Rest in peace, Corporal Tibor Rubin. May your memory be a blessing to your family and the adopted country you so honored.

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100 Years Ago: The First Allied Victory of World War I

August 19, 2015

Nice post by Mr. Schindler about a forgotten 101-year old battle in World War I. My recent reading has me convinced that the Austro-Hungarian high command was headed by lobotomy survivors.

The XX Committee

[This is the beginning of a new blog series, 100 Years Ago, I’ll be posting to commemorate the centenary of the First World War.]

Exactly a century ago today, on 19 August 1914, Austria-Hungary suffered a shocking battlefield defeat at the hands of Serbia, delivering the Allies their first victory of the Great War. This unexpected defeat occurred in the mountains of northwest Serbia, with Austro-Hungarians forces sent back into Bosnia in a ragtag state after suffering a sharp local setback that quickly unraveled the entire Habsburg invasion of Serbia.

Vienna invaded “Dog Serbia” in mid-August to avenge the murder of Archduke Franz Ferdinand by Belgrade-backed assassins in Sarajevo on 28 June. Although Austro-Hungarian intelligence did not have a complete picture of the background to the assassination — there remain unanswered questions even today — they knew enough that it was time to settle accounts with troublesome little Serbia…

View original post 3,203 more words


(Video) I think this guy knows what he’s talking about when it comes to Socialism

October 13, 2012

Born in Budapest in 1944 under the Nazis, he lived under he Soviet boot until he left for America at age 21. Having achieved the American Dream, he’s worried:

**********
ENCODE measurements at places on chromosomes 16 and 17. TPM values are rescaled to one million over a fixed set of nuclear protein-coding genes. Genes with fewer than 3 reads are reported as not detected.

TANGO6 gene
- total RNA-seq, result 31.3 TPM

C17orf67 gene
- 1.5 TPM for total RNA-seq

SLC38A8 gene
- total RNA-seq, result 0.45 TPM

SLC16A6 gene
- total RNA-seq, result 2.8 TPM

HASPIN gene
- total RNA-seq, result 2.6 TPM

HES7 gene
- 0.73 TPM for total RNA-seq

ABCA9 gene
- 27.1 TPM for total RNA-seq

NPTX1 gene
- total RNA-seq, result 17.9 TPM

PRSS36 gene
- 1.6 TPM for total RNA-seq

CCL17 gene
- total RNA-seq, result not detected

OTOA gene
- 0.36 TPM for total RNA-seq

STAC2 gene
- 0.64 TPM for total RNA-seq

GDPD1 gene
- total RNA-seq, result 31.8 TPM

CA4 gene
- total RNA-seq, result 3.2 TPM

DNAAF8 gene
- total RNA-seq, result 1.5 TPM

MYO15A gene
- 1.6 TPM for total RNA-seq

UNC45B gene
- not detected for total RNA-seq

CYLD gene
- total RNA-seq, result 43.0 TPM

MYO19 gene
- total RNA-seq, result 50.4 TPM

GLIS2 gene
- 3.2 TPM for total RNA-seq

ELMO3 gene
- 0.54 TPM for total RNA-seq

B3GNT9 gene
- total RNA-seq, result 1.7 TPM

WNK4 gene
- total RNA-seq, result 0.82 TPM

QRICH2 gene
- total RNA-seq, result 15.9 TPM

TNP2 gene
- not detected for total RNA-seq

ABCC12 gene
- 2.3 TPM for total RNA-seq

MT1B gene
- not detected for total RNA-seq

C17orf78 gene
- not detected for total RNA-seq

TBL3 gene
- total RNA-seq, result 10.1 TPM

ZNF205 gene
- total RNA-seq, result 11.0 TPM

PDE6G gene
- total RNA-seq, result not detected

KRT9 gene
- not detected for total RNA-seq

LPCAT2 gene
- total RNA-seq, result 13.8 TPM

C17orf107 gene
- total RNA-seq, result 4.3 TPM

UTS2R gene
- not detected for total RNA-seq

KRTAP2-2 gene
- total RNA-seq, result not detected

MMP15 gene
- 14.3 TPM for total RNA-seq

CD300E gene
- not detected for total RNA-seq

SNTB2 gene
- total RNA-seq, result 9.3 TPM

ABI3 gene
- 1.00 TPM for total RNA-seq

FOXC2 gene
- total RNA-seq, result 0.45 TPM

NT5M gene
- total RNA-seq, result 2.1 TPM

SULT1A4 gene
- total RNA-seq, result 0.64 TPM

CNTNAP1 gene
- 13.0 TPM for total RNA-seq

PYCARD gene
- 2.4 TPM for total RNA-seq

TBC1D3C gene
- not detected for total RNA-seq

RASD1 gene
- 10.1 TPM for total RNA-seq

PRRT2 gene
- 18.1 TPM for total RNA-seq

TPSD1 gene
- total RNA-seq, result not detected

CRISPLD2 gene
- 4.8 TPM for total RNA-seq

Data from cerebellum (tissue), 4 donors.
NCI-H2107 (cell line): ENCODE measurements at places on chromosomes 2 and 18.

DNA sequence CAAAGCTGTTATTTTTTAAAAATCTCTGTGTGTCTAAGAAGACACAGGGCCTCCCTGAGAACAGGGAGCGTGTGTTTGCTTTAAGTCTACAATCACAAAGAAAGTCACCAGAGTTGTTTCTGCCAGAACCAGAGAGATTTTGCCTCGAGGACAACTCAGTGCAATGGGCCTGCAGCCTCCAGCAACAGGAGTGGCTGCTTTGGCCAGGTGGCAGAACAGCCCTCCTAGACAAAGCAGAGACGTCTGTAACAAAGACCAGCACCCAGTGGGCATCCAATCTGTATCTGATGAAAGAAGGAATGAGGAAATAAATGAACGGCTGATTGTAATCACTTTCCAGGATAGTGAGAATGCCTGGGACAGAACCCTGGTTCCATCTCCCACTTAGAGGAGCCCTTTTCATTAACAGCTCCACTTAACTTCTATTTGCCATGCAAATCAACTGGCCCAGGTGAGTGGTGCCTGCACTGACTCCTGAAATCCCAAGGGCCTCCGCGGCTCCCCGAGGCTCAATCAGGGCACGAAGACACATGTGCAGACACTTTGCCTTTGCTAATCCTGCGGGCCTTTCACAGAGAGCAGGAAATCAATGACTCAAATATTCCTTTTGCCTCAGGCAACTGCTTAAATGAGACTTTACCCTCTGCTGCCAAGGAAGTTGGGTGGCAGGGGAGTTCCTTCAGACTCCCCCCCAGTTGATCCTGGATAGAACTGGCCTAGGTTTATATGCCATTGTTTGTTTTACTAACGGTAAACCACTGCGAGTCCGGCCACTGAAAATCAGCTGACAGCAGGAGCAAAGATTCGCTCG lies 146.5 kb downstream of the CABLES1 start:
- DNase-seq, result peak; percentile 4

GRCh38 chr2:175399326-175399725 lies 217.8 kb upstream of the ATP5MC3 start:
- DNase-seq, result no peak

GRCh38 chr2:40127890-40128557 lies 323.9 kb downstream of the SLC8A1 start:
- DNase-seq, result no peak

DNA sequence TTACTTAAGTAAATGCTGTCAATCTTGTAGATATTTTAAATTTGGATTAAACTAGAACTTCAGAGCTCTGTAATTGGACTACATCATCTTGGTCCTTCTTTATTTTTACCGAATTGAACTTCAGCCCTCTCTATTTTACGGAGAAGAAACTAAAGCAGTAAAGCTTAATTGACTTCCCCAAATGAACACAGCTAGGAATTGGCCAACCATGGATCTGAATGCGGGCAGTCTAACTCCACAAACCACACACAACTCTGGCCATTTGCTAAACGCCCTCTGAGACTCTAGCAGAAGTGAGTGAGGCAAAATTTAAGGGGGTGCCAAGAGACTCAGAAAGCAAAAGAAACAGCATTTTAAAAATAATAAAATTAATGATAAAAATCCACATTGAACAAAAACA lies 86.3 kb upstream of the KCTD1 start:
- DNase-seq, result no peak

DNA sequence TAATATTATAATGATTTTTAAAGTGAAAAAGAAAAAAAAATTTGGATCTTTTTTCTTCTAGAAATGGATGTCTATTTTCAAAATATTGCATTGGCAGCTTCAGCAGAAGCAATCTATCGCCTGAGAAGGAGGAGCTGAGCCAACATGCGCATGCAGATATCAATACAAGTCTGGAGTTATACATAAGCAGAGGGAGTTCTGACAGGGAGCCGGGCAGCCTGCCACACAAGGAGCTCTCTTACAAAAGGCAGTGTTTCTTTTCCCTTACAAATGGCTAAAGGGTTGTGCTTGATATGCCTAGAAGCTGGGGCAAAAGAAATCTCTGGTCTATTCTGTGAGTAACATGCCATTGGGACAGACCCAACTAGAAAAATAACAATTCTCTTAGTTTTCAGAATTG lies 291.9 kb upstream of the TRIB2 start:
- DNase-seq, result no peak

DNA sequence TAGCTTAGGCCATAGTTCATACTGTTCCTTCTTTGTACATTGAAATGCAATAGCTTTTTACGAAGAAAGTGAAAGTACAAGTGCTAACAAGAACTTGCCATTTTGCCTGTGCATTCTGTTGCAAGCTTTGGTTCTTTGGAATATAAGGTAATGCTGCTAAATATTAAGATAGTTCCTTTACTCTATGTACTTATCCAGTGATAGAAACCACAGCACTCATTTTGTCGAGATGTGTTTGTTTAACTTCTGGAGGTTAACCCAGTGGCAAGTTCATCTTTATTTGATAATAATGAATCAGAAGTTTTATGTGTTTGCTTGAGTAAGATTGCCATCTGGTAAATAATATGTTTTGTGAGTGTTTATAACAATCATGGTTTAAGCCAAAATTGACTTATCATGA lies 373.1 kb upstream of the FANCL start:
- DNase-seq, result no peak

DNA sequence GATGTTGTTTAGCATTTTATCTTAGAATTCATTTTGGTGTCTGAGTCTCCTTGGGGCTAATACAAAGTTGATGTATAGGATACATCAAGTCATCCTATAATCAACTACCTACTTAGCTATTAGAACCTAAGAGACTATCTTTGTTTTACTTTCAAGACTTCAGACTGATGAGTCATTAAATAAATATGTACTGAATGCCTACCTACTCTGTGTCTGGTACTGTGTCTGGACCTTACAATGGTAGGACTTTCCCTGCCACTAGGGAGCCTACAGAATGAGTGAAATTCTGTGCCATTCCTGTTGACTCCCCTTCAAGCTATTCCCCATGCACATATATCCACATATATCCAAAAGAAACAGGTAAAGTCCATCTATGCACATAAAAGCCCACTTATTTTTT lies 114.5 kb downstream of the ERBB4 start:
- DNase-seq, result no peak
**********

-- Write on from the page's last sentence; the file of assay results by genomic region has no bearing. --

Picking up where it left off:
He’s not running for office. He’s not part of a super PAC. He’s not lobbying for or against any ballot measures.

But billionaire Thomas Peterffy is spending millions on television ads this election season with one cautionary message: Avoid socialism.

(…)

Peterffy was born in Budapest in 1944 during the deadly Soviet offensive that ended in the capture of Hungary’s capital the following year. From then, the republic remained under communist control until it gained independence in 1989.

The new ad features images of Peterffy as a child in Hungary and the impoverished conditions in his native country.

“As a young boy, I was fantasizing about one day going to America, making a success of myself. The American Dream,” he says.

Peterffy left his country and moved to New York in 1965, where-without knowing English–he got a computer programming job on Wall Street. He later purchased his own seat on the American Stock Exchange in 1977 and, fast forward a few years, found himself the creator of Interactive Brokers, one of the first electronic trading firms.

Forbes Magazine now estimates Peterffy, 68, has a net worth of $4.6 billion.

And then there’s this:

“I’ve paid $1.9 billion in taxes in my lifetime, now I am being told that I am not contributing my fair share?” he said in an interview.

Here’s the ad:

Here’s a difference between the Left and the Right. The Left will look at Mr. Petterfy and see him through the lens of class warfare, the evil profiteer whose money had to come from hurting and exploiting others. How dare he want to keep more of what he earned? The Right, on the other hand, sees someone who came to America and added value to the nation, creating a successful business with the attendant jobs. Creating wealth for himself and, directly or indirectly, others. By engaging in his own pursuit of happiness, he helped others achieve theirs.

Put it another way: A Righty and a Lefty see Mr. Petterfy’s ad on TV. How do they react?

Right: “I want to be that guy!”

Left: “I”m going to get that guy!”

Mr. Petterfy’s ad is running on national cable networks and test markets in some battleground states. I’d say he’s putting his money to good use — and his adopted nation’s service.

via Fausta and Ace, who highlights a facepalm-worthy comment from a reader

(Crossposted at Sister Toldjah)